It was a wintry walk along the shore, cold and monochromatic. I spotted a couple of seals cavorting and despite the sub-zero temperature I thought once again how lucky we are to live on the Pacific west-coast , on the edge of the rain forest. The winter so far had been mild, except for the Nordic blast the past few days, which pales in comparison to the deep freeze back east and the mid-west. Minus 40 degrees is just no temperature for any living thing and neither is +40 degrees on the other side of the world where roads are melting and animals and people are dying in the furnace of Australia.
When I mentioned this to Campbell, or Camp as he is known all over the Sunshine Coast in British Columbia – not Australia – he just shook his head of grey curls and said: “But Trump said there is no climate change because it’s cold outside.”
“Yes, I read that. I expected nothing else from an ignoramus but now we also know who put him in the White House,” I said.
“Ah, you’re referring to Sarah Sanders arrogant statement on the Christian Broadcasting Network,” he chuckled.
“Yes, the one where she said that Trump was chosen by God to become president. She didn’t say which God.”
“And neither did she mention that the same God also put Putin, Assad, Maduro, Orban and all the other despots into their jobs.” Camp said. “Everybody except the pope who has been elected by his peers.”
”Reminds me of that Dylan song: With God on our side. There are plenty of dangerous fools in this world that believe that God is on their side,” I said
“To those who believe, no explanation is necessary – to those who do not believe, no explanation is possible,” Camp quoted. “That’s from The Song of Bernadette, a 1943 film starring Jenniver Jones.”
“Where do you find these gems?” I asked.
“I own a bookstore and have a lot of time to read during the day, especially at this time of year,” Camp said.
We both watched silently as Vicky put a couple of fresh pints in front of us. We hadn’t even finished our first ones.
“What’s that?” Camp asked suspiciously, eying the darker than usual beer.
“It’s our own lager,” Vicky said. “We’re having it brewed just for us. The first ones are on the house. Let me know how they compare.”
“Never turned down a free drink,” Camp said as we both hoisted our glasses. “Not bad,” Camp said. “It goes down easy.”
“Looks like May got her votes for her tepid Brexit version,” I said.
“Yeah, I still think the British people were misinformed about the consequences of this myopic divorce. I’m sorry for all the young people who couldn’t vote but will be stuck with the deal. Many of the Brexit advocates won’t be alive ten years from now,” Camp said.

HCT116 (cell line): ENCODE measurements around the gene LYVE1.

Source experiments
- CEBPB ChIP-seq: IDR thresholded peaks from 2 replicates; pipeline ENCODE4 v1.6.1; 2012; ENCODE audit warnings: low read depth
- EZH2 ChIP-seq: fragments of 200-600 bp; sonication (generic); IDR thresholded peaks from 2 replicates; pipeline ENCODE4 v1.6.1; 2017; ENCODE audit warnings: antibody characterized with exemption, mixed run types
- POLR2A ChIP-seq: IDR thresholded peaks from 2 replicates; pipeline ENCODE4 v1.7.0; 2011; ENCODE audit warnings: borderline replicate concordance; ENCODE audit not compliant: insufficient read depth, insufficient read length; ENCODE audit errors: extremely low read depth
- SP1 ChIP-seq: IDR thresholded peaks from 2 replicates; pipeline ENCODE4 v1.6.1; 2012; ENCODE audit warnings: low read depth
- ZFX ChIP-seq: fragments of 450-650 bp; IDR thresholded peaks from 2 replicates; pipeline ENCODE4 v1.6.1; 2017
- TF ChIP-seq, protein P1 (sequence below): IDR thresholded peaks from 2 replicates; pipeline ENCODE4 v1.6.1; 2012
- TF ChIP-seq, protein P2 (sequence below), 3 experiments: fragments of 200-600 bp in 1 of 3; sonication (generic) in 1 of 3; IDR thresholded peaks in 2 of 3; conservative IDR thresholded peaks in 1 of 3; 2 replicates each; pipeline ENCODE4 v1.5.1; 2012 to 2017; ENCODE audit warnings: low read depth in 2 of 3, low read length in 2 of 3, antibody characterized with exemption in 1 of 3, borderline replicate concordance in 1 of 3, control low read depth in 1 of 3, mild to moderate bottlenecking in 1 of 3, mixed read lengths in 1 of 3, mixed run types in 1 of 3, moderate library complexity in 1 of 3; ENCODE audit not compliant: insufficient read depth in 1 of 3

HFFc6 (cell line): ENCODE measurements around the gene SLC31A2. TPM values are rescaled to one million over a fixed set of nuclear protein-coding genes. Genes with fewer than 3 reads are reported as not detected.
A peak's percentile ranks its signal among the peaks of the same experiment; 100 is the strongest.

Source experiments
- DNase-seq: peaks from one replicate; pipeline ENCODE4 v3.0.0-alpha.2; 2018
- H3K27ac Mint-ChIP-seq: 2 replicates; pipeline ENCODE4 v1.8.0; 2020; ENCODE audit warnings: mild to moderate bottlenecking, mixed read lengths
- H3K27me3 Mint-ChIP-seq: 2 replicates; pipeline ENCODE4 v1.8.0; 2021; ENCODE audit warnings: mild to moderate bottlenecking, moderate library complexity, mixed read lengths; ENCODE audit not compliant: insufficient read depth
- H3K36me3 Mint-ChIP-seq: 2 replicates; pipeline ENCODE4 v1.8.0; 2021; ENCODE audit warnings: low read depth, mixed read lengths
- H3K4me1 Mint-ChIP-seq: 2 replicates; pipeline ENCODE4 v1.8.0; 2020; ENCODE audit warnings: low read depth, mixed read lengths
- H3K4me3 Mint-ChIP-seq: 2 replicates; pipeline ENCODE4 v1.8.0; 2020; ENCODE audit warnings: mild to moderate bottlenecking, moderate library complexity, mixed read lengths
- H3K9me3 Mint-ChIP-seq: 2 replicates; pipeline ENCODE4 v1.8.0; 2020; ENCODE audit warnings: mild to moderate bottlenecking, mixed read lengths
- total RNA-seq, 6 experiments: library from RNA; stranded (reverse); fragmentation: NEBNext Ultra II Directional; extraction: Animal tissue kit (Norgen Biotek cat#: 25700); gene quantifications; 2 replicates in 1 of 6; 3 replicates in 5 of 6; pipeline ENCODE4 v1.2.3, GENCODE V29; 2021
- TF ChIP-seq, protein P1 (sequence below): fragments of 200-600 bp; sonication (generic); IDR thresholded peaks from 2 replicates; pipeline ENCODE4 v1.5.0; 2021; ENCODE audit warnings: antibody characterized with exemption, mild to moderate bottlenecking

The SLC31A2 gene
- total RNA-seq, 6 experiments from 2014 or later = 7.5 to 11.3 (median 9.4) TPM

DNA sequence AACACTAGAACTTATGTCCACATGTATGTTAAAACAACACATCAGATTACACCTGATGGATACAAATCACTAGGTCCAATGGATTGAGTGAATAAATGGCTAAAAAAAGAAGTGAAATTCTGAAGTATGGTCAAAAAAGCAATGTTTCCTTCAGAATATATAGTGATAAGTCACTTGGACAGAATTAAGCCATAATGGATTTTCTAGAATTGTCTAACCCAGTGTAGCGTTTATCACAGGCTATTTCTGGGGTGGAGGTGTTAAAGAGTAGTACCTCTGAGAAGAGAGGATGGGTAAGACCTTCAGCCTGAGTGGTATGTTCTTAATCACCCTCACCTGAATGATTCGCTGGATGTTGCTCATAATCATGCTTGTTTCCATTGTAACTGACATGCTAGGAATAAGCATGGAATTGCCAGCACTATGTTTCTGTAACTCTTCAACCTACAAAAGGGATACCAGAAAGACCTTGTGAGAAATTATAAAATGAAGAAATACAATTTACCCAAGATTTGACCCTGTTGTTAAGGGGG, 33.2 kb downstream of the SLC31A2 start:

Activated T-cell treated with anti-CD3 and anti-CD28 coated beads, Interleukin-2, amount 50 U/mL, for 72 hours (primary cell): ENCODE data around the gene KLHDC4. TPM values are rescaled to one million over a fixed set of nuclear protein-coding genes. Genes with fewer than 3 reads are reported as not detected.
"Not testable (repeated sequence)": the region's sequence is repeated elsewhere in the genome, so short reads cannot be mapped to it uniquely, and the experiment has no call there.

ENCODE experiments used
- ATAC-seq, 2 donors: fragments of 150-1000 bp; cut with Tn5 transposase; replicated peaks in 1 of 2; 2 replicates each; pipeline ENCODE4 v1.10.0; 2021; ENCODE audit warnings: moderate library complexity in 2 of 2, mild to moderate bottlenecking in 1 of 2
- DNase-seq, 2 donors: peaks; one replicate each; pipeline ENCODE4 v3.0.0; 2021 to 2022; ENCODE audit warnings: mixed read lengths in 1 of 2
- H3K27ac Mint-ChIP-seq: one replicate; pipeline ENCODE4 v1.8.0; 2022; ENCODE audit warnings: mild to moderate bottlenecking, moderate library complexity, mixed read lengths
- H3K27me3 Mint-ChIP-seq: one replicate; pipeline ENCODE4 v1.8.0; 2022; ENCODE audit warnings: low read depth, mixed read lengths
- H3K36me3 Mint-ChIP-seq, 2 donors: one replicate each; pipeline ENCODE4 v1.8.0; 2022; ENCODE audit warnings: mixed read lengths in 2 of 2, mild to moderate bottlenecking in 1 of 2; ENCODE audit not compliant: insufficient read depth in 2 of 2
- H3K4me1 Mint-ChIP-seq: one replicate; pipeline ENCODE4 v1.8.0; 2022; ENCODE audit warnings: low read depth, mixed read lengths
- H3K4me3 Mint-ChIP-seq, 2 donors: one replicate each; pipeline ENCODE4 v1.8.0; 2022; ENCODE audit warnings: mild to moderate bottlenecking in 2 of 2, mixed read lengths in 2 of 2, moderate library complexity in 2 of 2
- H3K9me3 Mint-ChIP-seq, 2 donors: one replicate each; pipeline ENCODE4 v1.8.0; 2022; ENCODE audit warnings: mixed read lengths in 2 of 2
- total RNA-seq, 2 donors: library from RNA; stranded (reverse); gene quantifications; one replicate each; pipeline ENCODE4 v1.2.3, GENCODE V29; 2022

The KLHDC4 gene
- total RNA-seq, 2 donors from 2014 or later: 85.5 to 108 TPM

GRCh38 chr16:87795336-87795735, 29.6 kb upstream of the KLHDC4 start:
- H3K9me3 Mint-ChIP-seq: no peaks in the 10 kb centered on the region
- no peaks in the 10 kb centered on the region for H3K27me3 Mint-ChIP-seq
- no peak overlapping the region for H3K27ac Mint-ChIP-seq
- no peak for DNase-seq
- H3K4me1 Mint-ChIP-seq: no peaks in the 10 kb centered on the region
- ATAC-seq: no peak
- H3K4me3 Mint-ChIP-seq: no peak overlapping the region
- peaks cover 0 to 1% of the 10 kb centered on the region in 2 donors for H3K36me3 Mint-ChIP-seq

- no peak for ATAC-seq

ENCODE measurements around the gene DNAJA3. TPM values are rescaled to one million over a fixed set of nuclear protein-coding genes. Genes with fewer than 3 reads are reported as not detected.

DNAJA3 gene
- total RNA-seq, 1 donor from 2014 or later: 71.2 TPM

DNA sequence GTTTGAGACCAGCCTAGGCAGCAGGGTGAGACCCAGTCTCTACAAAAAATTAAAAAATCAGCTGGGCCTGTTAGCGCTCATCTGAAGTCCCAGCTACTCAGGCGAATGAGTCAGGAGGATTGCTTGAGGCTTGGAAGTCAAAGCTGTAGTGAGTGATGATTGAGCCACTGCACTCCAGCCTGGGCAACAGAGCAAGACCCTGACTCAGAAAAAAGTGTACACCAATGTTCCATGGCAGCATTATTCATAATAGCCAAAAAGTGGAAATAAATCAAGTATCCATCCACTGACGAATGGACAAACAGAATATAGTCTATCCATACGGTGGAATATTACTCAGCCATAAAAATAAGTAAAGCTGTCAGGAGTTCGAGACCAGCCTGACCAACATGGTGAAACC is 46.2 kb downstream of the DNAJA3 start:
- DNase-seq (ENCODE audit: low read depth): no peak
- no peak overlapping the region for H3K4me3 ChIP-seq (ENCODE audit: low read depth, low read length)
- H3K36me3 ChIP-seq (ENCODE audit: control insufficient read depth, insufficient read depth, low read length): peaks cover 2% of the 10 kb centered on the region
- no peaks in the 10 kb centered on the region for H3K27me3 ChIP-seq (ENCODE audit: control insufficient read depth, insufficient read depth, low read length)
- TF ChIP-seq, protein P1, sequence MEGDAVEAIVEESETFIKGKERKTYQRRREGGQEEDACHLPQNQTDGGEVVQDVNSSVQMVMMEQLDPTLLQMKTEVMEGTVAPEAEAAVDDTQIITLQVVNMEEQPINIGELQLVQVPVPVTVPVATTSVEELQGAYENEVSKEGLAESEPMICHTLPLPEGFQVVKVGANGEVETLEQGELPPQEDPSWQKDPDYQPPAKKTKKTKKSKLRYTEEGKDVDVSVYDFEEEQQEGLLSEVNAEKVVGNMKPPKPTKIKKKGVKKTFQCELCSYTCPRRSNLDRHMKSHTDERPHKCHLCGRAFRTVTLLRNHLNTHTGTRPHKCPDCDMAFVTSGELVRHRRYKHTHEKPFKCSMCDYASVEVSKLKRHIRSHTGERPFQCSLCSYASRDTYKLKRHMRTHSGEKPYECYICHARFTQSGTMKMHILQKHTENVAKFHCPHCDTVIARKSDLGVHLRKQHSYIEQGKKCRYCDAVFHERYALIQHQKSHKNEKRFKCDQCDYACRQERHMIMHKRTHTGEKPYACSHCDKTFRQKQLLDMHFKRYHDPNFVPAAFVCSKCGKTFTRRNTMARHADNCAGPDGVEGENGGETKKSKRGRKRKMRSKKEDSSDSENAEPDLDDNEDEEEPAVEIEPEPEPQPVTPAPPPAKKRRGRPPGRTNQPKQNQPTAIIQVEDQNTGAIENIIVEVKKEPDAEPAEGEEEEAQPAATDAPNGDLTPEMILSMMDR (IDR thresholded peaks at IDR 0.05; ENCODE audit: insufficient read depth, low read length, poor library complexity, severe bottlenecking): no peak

“Closer to home we lost Tain Sung Chong from Fong’s market. He lived behind that counter for as long as I remember, 365 days a year, day and night,” I said.
“Yes, he’s a real loss to the community. He leaves behind his wife Lee and four children. I think he came to Gibsons in the early eighties after having immigrated to Alberta from Borneo. His store is a treasure trove and I can’t think of a thing that you couldn’t find in the labyrinth of Fong’s store. Chinese baskets, vases, lanterns, mats, ice cream, magazines or groceries, milk, hot sauce or toothpaste, you could always find it at Fongs.”
“I hope the store continues,” I said.
“Are you talking about Mr. Chong?” Vicky asked. “Getting lost in the isles of Fong’s market as a kid was like Alice jumping down the Rabbit hole. The shelves were crammed with stuff from floor to ceiling with lanterns, wind chimes and toys hanging from the ceiling. I loved going in there and Mr. Chong was always nice to us kids, like a Buddha behind the counter. He’ll be missed.”
We toasted the passing of one of Gibsons most well known citizens, even though he hardly ever left his store.
“Looks like another week of winter on the way. I think I’ll need a couple of weeks in the sun,” I said.
“Oh yeah? Must be nice just to be able to get up and go. Where are you going now?”
“Grenada is nice I hear. The spice islands. I’ll bring back some nutmeg and vanilla.”
“Does that mean I have to drink by myself next week? Maybe I’ll convince Muriel to join me. Mind you that wont be the same, she doesn’t always agree with me quite as easily as you do.”